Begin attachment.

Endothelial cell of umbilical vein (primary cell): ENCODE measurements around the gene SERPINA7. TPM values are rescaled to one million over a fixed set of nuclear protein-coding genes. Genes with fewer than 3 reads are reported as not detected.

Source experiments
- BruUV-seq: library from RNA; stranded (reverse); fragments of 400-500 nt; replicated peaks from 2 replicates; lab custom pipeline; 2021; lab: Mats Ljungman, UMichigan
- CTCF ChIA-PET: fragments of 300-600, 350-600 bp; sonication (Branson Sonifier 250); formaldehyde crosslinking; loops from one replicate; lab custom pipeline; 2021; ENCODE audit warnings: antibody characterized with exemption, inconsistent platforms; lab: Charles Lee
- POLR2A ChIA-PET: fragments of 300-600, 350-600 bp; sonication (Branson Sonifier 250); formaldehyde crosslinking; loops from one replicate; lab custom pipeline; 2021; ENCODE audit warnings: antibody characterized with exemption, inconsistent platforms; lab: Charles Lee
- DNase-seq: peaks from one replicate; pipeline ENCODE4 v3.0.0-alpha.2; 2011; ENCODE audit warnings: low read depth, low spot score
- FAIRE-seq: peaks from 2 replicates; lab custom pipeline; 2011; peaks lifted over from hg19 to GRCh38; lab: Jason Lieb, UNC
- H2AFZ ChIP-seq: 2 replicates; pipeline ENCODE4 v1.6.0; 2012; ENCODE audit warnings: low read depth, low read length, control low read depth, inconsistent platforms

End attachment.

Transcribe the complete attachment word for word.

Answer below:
Endothelial cell of umbilical vein (primary cell): ENCODE measurements around the gene SERPINA7. TPM values are rescaled to one million over a fixed set of nuclear protein-coding genes. Genes with fewer than 3 reads are reported as not detected.

Source experiments
- BruUV-seq: library from RNA; stranded (reverse); fragments of 400-500 nt; replicated peaks from 2 replicates; lab custom pipeline; 2021; lab: Mats Ljungman, UMichigan
- CTCF ChIA-PET: fragments of 300-600, 350-600 bp; sonication (Branson Sonifier 250); formaldehyde crosslinking; loops from one replicate; lab custom pipeline; 2021; ENCODE audit warnings: antibody characterized with exemption, inconsistent platforms; lab: Charles Lee
- POLR2A ChIA-PET: fragments of 300-600, 350-600 bp; sonication (Branson Sonifier 250); formaldehyde crosslinking; loops from one replicate; lab custom pipeline; 2021; ENCODE audit warnings: antibody characterized with exemption, inconsistent platforms; lab: Charles Lee
- DNase-seq: peaks from one replicate; pipeline ENCODE4 v3.0.0-alpha.2; 2011; ENCODE audit warnings: low read depth, low spot score
- FAIRE-seq: peaks from 2 replicates; lab custom pipeline; 2011; peaks lifted over from hg19 to GRCh38; lab: Jason Lieb, UNC
- H2AFZ ChIP-seq: 2 replicates; pipeline ENCODE4 v1.6.0; 2012; ENCODE audit warnings: low read depth, low read length, control low read depth, inconsistent platforms